7. Heilbronn, E., 1961, Inhibition of cholinesterase by tetrahydroaminoacridine, Acta Chem. Scand. 15: 1386 1390.Google Scholar
  8. James, M.K., and Cubeddu, L.X., 1987, Pharmacologic characterization and functional role of muscarinic autoreceptors in the rabbit striatum, J. Pharmacol. Exp. Ther. 240: 203–215.PubMedGoogle Scholar
  9. Kawashima, K., Ishikawa, H., and Mochizuki, M.,1980, Radioimmunoassay for acetylcholine in the rat brain, J. Pharmacol. Methods 3: 115–123.Google Scholar
  10. Loiacono, R.E., and Mitchelson, F.J., 1990, Effect of nicotine and tacrine on acetylcholine release from rat cerebral cortical slices, Naunyn-Schmiedeberg’s Arch. Pharmacol. 342: 31–35.PubMedGoogle Scholar
  11. Mayer, A., Limberger, N., and Starke, K., 1988, Transmitter release patterns of noradrenergic, dopaminergic and cholinergic axons in rabbit brain slices during short pulse trains, and the operation of presynaptic autoreceptors, Naunyn-Schmiedeberg’s Arch. Pharmacol. 338: 632–643.PubMedCrossRefGoogle Scholar
  12. Nilsson, L., Adem, A., Hardy, J., Windblad, B., and Nordberg, A., 1987, Do tetrahydroaminoacridine (THA) and physostigmine restore acetylcholine release in Alzheimer brains via nicotinic receptors? J. Neural Transm. 70: 357–368.PubMedCrossRefGoogle Scholar
  13. Perry, E.K., Smith, C.J., Court, J.A., Bonham, J.R., Rodway, M., and Atack, J.R., 1988, Interaction of 9amino-1,2,3,4-tetrahydroaminoacridine (THA) with human cortical nicotinic and muscarinic receptor binding in vitro, Neurosci. Lett. 91: 211–216.PubMedCrossRefGoogle Scholar
  14. Potter, L.T., Ferrendelli, C.A., Hanchett, H.E., Hollfield, M.A., and Lorenzi, M.V., 1989 ) Tetrahydroaminoacridine and other allosteric antagonists of hippocampal M1 muscarinic receptors, Mol. Pharmacol. 35: 652–660.PubMedGoogle Scholar
  15. Rogawski, M.A., 1987, Tetrahydroaminoacridine blocks voltage-dependent ion channels in hippocampal neurons, Eur. J. Pharmacol. 142: 169–172.PubMedCrossRefGoogle Scholar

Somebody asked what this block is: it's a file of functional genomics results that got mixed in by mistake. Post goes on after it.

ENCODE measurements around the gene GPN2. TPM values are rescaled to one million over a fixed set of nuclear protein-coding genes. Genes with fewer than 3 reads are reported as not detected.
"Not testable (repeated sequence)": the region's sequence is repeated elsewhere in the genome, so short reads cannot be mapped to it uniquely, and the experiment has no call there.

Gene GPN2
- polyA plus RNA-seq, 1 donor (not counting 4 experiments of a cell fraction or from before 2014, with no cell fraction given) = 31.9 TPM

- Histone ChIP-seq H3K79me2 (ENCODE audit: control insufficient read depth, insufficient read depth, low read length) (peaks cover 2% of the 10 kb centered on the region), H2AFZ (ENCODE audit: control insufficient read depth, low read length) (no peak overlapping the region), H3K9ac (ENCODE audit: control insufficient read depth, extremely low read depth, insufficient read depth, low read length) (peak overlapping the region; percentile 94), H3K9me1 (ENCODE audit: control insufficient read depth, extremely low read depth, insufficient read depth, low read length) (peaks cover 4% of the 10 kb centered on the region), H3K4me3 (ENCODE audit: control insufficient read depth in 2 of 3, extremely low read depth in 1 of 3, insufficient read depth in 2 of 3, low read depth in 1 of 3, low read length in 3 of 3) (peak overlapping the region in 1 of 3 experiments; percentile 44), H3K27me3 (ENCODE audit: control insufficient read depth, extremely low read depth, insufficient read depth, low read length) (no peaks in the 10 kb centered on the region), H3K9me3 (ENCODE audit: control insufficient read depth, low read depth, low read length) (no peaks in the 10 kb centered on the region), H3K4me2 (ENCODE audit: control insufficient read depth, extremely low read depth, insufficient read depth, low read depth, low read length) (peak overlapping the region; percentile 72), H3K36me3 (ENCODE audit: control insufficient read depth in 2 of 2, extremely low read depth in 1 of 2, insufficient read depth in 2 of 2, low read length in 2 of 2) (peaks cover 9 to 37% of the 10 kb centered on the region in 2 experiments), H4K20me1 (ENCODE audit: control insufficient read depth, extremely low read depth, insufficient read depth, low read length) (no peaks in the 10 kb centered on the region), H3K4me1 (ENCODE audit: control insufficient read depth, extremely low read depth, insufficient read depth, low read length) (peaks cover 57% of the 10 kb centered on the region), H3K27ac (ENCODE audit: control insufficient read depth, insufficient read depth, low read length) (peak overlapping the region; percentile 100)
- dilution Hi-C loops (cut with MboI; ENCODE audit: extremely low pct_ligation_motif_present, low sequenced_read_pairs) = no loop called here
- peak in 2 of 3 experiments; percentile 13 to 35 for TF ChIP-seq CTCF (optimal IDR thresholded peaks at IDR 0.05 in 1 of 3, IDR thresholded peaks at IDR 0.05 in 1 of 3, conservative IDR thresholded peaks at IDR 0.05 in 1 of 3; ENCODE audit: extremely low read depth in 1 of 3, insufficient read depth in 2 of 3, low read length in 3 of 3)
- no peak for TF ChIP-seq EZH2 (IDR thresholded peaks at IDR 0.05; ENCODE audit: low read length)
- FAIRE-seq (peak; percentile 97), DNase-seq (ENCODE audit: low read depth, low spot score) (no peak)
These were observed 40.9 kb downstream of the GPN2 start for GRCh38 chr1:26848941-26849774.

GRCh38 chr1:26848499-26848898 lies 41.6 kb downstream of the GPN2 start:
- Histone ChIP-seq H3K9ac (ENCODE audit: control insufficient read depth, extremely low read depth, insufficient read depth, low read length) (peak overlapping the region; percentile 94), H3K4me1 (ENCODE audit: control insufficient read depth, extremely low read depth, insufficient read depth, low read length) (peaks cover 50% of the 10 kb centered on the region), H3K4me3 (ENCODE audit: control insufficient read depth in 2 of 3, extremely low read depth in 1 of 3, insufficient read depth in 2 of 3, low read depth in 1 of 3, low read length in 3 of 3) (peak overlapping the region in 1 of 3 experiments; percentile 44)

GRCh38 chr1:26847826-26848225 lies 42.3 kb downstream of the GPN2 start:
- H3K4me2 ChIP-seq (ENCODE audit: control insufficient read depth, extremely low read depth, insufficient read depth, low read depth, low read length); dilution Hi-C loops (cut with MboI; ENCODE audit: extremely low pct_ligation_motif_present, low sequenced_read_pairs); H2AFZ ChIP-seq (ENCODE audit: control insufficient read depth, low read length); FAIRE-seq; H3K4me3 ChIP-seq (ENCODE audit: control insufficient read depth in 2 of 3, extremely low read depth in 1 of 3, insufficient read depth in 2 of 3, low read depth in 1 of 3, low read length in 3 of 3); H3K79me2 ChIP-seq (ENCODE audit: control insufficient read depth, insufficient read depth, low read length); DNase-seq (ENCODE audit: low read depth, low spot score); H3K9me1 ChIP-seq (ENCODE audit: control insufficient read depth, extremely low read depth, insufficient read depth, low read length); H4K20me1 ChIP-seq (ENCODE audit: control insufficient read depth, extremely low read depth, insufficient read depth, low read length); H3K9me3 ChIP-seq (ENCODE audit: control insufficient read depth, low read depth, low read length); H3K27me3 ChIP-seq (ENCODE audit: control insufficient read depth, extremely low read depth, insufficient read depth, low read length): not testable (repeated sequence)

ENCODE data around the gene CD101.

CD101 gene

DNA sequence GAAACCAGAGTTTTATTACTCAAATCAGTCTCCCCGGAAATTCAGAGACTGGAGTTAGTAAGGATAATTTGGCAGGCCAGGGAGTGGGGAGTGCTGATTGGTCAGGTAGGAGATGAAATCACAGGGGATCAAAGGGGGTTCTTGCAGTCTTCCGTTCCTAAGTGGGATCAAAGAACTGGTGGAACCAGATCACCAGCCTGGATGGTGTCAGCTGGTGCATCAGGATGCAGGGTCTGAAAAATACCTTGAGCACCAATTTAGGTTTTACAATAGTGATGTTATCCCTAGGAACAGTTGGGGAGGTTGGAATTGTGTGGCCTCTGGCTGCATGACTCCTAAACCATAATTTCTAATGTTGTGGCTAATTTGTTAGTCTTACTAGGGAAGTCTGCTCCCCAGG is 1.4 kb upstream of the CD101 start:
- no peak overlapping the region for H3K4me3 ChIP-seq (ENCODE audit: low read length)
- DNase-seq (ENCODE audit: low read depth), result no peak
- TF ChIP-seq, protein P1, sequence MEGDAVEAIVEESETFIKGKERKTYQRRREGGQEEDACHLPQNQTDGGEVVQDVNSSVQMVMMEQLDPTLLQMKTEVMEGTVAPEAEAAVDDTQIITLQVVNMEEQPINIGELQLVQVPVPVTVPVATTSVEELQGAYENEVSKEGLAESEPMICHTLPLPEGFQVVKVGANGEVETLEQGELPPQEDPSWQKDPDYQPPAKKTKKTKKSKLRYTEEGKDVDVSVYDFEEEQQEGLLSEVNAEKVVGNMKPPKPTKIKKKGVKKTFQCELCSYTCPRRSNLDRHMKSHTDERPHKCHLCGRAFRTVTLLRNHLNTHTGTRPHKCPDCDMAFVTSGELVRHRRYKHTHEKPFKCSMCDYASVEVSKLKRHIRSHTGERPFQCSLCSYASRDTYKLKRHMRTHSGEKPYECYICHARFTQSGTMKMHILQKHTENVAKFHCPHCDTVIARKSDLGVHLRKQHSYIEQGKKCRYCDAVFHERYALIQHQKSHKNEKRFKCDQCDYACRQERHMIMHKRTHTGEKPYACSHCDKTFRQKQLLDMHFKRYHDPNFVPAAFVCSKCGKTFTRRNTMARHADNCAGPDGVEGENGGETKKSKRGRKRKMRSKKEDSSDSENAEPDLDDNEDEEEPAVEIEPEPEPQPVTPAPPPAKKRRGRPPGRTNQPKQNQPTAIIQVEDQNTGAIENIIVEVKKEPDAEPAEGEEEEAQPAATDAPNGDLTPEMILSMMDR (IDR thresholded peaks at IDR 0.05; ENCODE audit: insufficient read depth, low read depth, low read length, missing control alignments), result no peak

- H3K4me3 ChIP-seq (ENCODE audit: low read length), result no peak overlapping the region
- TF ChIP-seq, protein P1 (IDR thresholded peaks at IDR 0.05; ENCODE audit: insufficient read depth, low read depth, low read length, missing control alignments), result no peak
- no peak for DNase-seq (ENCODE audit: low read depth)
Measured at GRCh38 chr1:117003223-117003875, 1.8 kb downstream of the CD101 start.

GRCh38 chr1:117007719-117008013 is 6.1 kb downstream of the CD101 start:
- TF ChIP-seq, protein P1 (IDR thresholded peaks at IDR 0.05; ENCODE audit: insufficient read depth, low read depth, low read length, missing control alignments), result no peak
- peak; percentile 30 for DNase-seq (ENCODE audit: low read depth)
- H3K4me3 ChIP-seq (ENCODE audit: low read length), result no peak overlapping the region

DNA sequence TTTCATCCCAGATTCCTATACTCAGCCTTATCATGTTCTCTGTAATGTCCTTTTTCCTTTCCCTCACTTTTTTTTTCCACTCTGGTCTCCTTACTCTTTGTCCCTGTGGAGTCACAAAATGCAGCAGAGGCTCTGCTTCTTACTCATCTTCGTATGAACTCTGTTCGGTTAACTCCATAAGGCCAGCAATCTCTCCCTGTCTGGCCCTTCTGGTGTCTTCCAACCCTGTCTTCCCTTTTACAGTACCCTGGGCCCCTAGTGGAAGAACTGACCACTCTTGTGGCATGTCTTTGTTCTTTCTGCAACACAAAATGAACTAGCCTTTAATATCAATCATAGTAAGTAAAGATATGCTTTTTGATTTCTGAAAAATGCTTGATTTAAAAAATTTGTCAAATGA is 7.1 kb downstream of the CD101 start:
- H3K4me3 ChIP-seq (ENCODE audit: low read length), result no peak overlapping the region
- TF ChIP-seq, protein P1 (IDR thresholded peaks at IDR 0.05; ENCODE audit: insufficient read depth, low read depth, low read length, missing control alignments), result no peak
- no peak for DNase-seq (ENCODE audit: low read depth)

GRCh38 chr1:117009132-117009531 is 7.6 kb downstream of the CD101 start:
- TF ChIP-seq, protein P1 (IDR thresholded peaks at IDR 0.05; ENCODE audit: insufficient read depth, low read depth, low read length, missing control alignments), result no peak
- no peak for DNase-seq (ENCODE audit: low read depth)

16. Stevens, D.R., and Cotman, C.W., 1987, Excitatory actions of tetrahydro-9-aminoacridine (THA) on hippocampal pyramidal neurons, Neurosci. Lett. 79: 301–305.PubMedCrossRefGoogle Scholar
  17. Summers, W.K., Majovski, L.V., Marsh, G. M., Tachiki, K., and Kling, A., 1986, Oral tetrahydroamino- acridine in long-term treatment of senile dementia, Alzheimer type, New Engl. J. Med. 37: 1241–1245.CrossRefGoogle Scholar
  18. Suzuki, T., Nonaka, H., Fujimoto, K., and Kawashima, K., 1993, Effects of physostigmine and some nitric oxide-cyclic GMP related compounds on muscarinic receptor-mediated autoinhibition of hippocampal acetylcholine release, J. Neurochem. 60: 2285–2289.PubMedCrossRefGoogle Scholar
  19. Tucek, S., and Dolezal, V.,1991, Negative effects of tacrine (tetrahydroaminoacridine) and methoxytacrine on the metabolism of acetylcholine in brain slices incubated under conditions stimulating neurotransmitter release, J. Neurochem. 56: 1216–1221.Google Scholar

Copyright information

© Springer Science+Business Media New York 1995

Authors and Affiliations

  • Takeshi Suzuki
    • 1
  • Koichiro Kawashima
    • 1
  1. 1.Department of PharmacologyKyoritsu College of PharmacyTokyo 105Japan

Personalised recommendations